The Scottish American History Club Newsletter
Scottish people have a lot of wonderful traits including
honesty, hard work, education, and advancing the
well-being of the human race. Many are attracted to the
legal, medical, and religious professions. All of these
professions contribute to the well-being of humanity as
a whole, not just to the Scottish population. They
almost have double vision, seeing the immediate needs
around them, but also looking forward into the future.
Consider the work of Scots in the field of medicine.
Medicine helps the entire human race, not just a
particular group. Doctors seek an immediate cure, but
they also look into the future to see prevention. For
the most part, early physicians in America, “many of
them of Scottish descent themselves” emigrated to
Scotland for their training.1 It is believed
that John Moultrie, Jr. (1729-98) was the “first native
American to receive a medical degree from Edinburgh
University.”2 It is well documented that
after being educated in Scotland
Samuel Bard established
the medical college at Columbia University.
In the comprehensive book The Mark of the Scot by
Duncan Bruce, there is a listing of the accomplishments
of Scottish physicians. Here are just a few that
describe their great value to the human race.
William Leishman - perfected a typhoid vaccine, 1913
Sir Ronald Ross - malaria fever, Nobel Prize winner
Sir Alexander Fleming - discoverer of penicillin in
1928 “...probably saved more human lives than any other
man.” 1945 Nobel Prize winner.
Samuel Guthrie - chloroform in 1831
Dr. Ephraim McDowell - performed “the world’s first
“ovariotomy” and he did it on the frontier.
Alexander Graham Bell, “was the first to publish the
idea of treating deep-seated cancers with radium.”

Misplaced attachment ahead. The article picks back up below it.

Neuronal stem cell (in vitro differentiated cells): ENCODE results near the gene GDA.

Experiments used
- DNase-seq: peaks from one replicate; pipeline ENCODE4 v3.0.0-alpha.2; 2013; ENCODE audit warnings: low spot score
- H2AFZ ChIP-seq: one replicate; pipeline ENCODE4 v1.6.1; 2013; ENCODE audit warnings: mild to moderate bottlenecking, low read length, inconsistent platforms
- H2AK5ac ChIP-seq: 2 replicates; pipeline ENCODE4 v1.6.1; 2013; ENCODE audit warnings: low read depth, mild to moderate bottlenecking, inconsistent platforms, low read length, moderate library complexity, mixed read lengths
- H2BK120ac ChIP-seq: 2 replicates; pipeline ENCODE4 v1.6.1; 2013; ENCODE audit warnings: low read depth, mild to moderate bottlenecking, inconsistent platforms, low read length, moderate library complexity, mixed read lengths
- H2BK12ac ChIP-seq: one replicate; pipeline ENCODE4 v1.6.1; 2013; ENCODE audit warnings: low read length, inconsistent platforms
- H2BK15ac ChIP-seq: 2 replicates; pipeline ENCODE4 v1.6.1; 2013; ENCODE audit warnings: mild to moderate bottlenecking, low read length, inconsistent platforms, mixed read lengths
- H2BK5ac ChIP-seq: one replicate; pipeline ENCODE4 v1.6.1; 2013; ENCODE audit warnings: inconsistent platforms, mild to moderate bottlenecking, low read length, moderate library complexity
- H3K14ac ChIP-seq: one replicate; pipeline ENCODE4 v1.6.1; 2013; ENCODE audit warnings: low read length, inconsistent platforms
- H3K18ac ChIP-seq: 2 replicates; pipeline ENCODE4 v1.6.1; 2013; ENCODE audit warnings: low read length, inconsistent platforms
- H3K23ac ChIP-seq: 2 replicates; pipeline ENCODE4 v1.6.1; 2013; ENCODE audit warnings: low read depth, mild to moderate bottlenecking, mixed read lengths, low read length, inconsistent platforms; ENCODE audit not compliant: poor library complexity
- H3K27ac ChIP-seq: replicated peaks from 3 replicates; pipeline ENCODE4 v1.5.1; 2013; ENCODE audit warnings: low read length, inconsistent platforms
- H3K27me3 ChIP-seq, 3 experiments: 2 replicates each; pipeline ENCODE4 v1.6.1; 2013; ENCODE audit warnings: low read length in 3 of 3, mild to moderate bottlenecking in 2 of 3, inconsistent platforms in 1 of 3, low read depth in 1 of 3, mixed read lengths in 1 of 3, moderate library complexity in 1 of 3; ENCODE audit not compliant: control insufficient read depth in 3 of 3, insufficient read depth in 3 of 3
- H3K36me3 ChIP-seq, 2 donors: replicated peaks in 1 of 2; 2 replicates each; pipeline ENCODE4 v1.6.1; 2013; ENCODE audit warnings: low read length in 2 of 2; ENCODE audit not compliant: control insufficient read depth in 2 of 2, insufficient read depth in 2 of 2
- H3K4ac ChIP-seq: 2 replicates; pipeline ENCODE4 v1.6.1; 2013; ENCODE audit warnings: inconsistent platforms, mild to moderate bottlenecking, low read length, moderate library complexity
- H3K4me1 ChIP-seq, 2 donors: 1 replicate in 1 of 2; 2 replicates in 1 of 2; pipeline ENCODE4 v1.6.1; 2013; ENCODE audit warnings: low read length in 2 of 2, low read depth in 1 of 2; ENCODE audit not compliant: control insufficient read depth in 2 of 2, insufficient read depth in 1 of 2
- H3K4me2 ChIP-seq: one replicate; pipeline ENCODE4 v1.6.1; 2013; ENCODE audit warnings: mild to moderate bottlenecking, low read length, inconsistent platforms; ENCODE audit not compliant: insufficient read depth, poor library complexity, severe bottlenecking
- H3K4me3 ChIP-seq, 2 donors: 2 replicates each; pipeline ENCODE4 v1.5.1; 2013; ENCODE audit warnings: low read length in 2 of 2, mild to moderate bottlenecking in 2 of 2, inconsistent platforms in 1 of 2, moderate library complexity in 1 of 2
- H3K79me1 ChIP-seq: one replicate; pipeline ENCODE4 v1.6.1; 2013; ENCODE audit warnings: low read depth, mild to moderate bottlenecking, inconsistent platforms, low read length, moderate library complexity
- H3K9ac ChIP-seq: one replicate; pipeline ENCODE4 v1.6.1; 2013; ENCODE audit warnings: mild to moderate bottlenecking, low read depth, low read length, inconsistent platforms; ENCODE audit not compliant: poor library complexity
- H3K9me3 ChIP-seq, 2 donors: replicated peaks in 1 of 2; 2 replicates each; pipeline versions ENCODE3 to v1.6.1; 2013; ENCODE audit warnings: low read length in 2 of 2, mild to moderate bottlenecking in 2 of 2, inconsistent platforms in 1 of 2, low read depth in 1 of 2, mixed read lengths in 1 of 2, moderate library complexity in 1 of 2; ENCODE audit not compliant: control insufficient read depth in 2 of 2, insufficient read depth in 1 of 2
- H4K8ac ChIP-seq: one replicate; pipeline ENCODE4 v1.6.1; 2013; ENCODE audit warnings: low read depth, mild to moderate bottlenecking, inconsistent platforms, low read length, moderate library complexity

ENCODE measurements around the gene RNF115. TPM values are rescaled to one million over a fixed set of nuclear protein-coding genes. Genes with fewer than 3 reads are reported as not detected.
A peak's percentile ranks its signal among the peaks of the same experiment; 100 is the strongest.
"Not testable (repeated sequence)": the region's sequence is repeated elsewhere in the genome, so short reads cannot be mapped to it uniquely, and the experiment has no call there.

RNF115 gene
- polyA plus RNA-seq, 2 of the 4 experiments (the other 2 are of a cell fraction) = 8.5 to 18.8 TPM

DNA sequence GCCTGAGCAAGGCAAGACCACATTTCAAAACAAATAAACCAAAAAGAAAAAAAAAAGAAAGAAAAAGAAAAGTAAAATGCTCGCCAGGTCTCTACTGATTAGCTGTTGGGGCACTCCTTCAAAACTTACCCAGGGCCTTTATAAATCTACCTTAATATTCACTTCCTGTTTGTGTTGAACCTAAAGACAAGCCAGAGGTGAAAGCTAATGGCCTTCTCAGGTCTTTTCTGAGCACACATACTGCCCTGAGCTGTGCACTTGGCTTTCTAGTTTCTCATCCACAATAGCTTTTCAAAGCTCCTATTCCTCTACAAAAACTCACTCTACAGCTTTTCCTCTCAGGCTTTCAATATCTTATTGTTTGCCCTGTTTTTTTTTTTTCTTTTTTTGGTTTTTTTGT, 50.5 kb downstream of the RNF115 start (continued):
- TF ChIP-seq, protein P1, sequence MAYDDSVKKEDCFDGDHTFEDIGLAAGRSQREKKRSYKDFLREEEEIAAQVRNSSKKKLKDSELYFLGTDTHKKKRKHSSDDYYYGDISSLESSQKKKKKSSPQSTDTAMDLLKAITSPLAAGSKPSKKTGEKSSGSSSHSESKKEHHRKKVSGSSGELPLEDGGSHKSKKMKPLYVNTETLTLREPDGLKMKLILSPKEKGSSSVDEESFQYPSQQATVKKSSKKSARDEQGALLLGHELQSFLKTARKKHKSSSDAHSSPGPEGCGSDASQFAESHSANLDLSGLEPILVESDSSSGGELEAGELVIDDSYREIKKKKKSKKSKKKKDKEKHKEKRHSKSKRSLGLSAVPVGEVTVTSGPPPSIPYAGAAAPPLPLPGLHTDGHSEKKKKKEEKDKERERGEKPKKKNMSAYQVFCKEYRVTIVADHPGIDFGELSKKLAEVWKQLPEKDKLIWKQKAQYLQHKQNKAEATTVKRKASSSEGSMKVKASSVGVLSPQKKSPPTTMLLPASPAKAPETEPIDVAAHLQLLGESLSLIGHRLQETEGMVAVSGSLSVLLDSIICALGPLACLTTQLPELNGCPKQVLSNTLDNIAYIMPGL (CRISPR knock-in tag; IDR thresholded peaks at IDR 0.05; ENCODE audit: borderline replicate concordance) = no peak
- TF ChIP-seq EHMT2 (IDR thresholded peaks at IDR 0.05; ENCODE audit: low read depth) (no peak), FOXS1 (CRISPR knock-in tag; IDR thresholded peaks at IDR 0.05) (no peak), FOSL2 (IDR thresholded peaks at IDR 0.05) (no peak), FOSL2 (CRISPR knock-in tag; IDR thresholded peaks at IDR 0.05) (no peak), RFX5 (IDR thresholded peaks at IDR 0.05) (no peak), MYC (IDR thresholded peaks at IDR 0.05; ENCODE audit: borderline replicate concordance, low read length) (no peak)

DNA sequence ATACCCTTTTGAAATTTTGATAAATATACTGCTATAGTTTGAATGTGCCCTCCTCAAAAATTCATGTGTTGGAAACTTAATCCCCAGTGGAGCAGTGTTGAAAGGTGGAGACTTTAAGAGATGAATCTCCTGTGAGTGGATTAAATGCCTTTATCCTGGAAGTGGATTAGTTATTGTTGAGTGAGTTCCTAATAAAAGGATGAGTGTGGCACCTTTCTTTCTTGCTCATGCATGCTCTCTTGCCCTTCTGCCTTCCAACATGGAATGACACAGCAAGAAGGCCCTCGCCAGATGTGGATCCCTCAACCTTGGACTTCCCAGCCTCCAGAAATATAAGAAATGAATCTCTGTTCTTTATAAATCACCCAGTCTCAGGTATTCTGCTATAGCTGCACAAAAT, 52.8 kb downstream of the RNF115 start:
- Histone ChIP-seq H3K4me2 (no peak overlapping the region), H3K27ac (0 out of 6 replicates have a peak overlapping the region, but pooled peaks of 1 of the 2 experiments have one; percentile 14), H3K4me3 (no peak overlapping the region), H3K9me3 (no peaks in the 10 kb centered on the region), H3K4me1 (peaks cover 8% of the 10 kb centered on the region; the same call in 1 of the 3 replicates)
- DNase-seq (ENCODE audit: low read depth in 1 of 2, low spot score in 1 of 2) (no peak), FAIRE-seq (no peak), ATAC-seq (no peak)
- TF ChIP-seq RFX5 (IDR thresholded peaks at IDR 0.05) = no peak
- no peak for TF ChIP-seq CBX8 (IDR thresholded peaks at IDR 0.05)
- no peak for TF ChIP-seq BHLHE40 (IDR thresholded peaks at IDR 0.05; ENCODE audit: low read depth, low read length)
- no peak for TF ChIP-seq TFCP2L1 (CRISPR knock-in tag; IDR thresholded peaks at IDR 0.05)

(Ibid, page 226)
Dr. Robert Guthrie - “...has saved thirty thousand
people from mental retardation and will continue to save
more. His test for PKU is given to all newborn infants
and costs about three cents.” (Ibid, page 227). Dr.
Guthrie died in 1995 refusing all royalties.
Two doctors have served as President of our Society: Dr.
John A. McGill and Dr. William Ferguson Dickson. We will
not soon forget Dr. Andrew Thomson, not only for his
contribution to the work of our Society but also his
contribution to the greater Chicago area, and he was our
Distinguished Citizen in 1993. Another Distinguished
Citizen was Dr. James Allan Campbell who was recognized
in 1975. Dr. Campbell was the chief architect of the
rise of Rush Presbyterian-St. Luke’s Medical Center to
national prominence. An enjoyable new book about his
life is now available.
I have often wondered about the statement in 1871 which
said that the Society wanted to build a “home and
hospital.” We know they later built a home, but what was
this vision for a hospital? Did others share that same
vision? In 1907, three Scottish American physicians
named Alexander A. Whamond, Fred G. Whamond and Joseph
Mills founded the Robert Burns Hospital at 3807 West
Washington Blvd. The hospital had a capacity of 25 beds.
These men and others said they wanted to build a
“practical and substantial memorial” to the Scottish
poet. The Chicago Daily Tribune, Nov. 1, 1913,
stated that the hospital was “designed to be free to the
poorer patients and especially to Scotchmen...” The
physicians served without pay. The provisional officers
were: Dr. J. H. Bates, Dr. Brydon, Robert Hill, Robert
Stuart and Robert Matheson. The attorney was Erskine
MacMillan. McNeal Hospital was founded by Dr. Albert
Hall and Dr. MacNeal, who also served the residents of
the Scottish Home. They served without remuneration.
John Crerar, a life member of the Illinois Saint Andrew
Society, was always a generous donor to our work.
However, his vision was greater. Like Andrew Carnegie,
he saw a greater community and a greater need. Crearer
left a fortune to our Society, but the bulk of his money
was given to the opening of a “free library.” Thomas C.
McMillan wrote: “He made the public his heir, and
erected a monument which will endure after marble has
crumbled to dust, and the fame of mere earthly deeds all
have faded from the memories of men.” His will provided
two and one half million dollars for the establishment
of a “free public library” which is now part of the
University of Chicago.
One of my favorite Chicago people is Joan Pinkerton. She
married William J. Chalmers in 1878. Five hundred
invitations to the wedding were mailed and 3,000 young
people arrived in horse drawn carriages. They were both
first generation American Scots. Her husband became the
president of Allis-Chalmers which in time became the
largest maker of mining machinery in the world. They
were often contributors to the Saint Andrew Society,